Don’t Like the Soda Tax? Drink Water!

With the new sweetened-beverage tariff finally in effect, Philadelphians are doing what they do best: complain.

Photo by Radu Bercan/iStock

Photo by Radu Bercan/iStock

If you’ve been paying any attention at all to your social media feeds in Philadelphia over these first few days of 2017, you are no doubt aware that the world is coming to an end. Life as we know it is over. Our core values of freedom, liberty, and — what was that other thing? — oh yeah, the pursuit of happiness? Pfft. Good luck ever finding those again. And why? The dreaded Soda Tax, of course!

Known more formally as the Philadelphia Beverage Tax, this new tariff went into effect on January 1st after Mayor Jim Kenney waged and miraculously won a hard-fought battle against Big Soda. Lobbyists and other special interests attached to the beverage industry spent more than $10 million to defeat the tax, and they lost. And then they spent even more with a feeble attempt to sue the city into killing the tax. They lost that, too.

The vote to approve the tax took place way back in June. Well, apparently, most Philadelphians don’t read the news anymore, because folks seem downright blindsided.

Since New Year’s morning, residents have been showing up at local supermarkets, bodegas, and Wawas Instagramming their outrage over the $0.015-per-ounce surcharge the city has imposed on all sweetened beverages purchased within city limits. Never mind that the whole point of the tax is to raise money for our beleaguered schools.

What? You want me to pay 18 cents more for a can of Mountain Dew just so junior can have his own schoolbook?

The nerve!

Where were all these people when the city was considering the tax? How many of them showed up to offer public comments during City Council sessions? How many of them emailed their legislators before the vote? But now that they’re paying more for their Lipton Sweet Tea, all hell breaks loose.

One of my favorite Facebook comments comes from former Republican state Senate candidate Ross Feinberg, who went all Philadelphia on Mayor Kenney and those City Council members who voted in favor of the tax, calling them “real pieces of crap!”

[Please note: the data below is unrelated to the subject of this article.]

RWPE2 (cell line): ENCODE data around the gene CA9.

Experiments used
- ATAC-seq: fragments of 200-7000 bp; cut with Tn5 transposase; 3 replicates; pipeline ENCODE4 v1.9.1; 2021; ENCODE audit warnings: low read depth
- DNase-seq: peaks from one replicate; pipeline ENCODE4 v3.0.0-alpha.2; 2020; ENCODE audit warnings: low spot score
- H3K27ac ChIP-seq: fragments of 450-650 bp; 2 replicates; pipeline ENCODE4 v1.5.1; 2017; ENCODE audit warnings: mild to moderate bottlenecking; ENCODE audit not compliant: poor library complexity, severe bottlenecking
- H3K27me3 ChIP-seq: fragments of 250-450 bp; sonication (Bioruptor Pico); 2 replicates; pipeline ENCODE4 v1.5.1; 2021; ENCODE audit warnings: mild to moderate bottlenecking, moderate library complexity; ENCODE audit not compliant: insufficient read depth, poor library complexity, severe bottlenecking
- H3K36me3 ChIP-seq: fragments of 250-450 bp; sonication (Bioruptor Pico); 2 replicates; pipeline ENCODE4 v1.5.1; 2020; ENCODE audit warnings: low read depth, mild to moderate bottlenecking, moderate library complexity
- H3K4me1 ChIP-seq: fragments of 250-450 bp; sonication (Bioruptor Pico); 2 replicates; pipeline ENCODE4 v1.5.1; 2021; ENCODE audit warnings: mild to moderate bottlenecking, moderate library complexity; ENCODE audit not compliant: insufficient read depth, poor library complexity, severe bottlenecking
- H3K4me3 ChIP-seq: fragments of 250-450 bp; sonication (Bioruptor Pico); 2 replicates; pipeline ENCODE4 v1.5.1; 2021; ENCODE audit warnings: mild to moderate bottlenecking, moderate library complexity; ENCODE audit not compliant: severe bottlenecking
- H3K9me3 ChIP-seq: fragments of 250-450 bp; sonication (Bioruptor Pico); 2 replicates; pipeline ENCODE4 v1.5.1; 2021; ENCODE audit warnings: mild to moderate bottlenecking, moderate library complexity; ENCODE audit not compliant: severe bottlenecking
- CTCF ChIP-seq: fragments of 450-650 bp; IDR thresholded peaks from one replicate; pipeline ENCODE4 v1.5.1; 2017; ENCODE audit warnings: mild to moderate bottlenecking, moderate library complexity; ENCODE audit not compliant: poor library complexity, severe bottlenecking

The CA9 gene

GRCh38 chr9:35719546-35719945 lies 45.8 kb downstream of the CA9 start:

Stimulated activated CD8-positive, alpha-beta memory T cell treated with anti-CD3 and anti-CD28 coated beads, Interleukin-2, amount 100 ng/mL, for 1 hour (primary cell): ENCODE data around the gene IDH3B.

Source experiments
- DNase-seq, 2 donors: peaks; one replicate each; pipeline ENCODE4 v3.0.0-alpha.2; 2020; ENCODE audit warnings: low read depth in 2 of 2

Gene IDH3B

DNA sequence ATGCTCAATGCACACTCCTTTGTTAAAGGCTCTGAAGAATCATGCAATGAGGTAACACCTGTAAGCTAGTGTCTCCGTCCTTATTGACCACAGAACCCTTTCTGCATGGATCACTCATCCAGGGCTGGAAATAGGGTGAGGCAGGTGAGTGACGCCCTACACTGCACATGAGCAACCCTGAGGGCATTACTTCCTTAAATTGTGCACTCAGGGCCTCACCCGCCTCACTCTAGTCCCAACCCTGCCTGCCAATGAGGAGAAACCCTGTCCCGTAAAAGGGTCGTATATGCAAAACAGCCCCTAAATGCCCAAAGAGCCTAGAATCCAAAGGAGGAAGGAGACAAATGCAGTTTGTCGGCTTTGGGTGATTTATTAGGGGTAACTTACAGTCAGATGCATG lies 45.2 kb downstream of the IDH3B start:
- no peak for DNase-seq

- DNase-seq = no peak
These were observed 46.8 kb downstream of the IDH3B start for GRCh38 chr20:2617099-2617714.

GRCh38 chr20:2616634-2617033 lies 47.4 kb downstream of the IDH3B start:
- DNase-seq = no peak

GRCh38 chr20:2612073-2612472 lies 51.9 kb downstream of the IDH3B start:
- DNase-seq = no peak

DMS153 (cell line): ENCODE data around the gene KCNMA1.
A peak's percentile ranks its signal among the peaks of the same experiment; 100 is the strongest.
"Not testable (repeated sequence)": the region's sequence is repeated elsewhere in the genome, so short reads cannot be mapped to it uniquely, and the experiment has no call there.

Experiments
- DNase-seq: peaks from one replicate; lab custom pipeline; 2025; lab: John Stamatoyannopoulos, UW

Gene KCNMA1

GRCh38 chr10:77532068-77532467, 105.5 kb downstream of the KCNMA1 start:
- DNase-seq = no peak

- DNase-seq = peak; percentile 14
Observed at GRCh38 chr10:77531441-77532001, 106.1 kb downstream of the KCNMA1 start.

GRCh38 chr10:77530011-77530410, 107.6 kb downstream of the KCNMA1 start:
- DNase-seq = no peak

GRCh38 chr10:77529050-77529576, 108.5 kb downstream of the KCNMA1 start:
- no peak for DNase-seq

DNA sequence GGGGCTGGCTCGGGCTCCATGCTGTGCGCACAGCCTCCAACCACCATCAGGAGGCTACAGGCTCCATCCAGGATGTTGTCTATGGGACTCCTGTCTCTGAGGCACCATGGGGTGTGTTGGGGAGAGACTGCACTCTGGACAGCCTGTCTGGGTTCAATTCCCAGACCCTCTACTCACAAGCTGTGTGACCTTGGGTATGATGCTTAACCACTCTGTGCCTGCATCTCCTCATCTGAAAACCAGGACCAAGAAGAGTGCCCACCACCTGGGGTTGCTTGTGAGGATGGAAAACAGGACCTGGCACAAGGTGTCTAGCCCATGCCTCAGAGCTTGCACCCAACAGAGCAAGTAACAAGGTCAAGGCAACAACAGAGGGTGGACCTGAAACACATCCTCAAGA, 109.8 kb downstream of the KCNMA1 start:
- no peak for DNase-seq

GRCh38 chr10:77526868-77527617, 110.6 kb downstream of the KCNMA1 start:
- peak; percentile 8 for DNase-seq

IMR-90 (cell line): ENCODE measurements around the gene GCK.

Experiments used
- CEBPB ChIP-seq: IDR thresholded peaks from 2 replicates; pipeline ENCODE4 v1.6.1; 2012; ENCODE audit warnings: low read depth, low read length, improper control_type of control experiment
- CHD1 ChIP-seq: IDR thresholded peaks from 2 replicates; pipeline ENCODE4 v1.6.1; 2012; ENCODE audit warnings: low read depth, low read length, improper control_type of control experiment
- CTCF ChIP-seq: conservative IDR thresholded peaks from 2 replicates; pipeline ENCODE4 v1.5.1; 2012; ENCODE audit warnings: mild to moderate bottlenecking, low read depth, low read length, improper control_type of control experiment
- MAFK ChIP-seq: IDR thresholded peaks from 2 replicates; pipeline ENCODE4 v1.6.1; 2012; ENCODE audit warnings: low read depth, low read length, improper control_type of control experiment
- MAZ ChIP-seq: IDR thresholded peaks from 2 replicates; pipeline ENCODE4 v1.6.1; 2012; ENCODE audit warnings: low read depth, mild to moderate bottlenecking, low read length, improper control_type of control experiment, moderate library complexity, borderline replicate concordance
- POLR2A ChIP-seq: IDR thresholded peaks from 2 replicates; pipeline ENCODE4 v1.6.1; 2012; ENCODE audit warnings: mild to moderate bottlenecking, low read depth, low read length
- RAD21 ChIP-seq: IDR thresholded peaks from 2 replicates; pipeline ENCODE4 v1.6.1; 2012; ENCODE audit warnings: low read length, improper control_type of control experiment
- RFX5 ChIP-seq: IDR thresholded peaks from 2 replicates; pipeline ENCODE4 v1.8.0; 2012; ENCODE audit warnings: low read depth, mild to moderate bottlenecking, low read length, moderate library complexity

Nice, Ross.

He went on to admonish our legislators for allowing the tax to include not just things like Coke and Arctic Splash but also orange juice, which he describes as “an essential nutritional drink for our children.”

First off, “100 percent juice” drinks are exempted from the tax. But orange juice or any juice — whether 100 percent or not — is in no way, shape, or form an “essential” beverage. That thinking is dated, like lobotomies.

If you ask your kid’s doctor what they should drink, they will tell you water and milk. In my house — my kids are 9 and 10 — I can count on two hands the number of times we’ve had anything but water and milk in the house for them, save for the obligatory “birthday treat” of “100 percent juice” juice boxes at their parties, and even then, they each get one box. Cruel, I know.

Besides, from what I’ve observed, Philly kids aren’t exactly going through cases of orange juice.

Literally every time I take the trolley or Market-Frankford El to work in the morning, I see some kid throwing back a Pepsi or some barrel-shaped purple beverage thing.

And I’m not just talking teenagers. I’m talking toddlers. Sucking down the sickly sweet stuff while mom or dad sits right next to them.

Is it any wonder that some sections of our city have childhood obesity rates nearly double the national average? And that’s without even getting into a discussion about childhood diabetes. Can you imagine what their dental bills are like? But that’s what happens when you allow an industry like Big Soda to target inner cities for decades, unchecked.

Oh, there are some problems now that the new tax has gone into effect. Apparently, some retailers are gouging customers well above the $0.015-per-ounce tax while also imposing a surcharge on items that are not beverages at all. (Hands off my hot sauce, you bastards!) And, naturally, there’s always the danger that the city will misappropriate the funds it collects. If that happens, we’ll be the first to stand up and start screaming.

But in the meantime, if you don’t like the soda tax, I’ve got one piece of advice for you: Drink water. We’ve got some of the best in the country.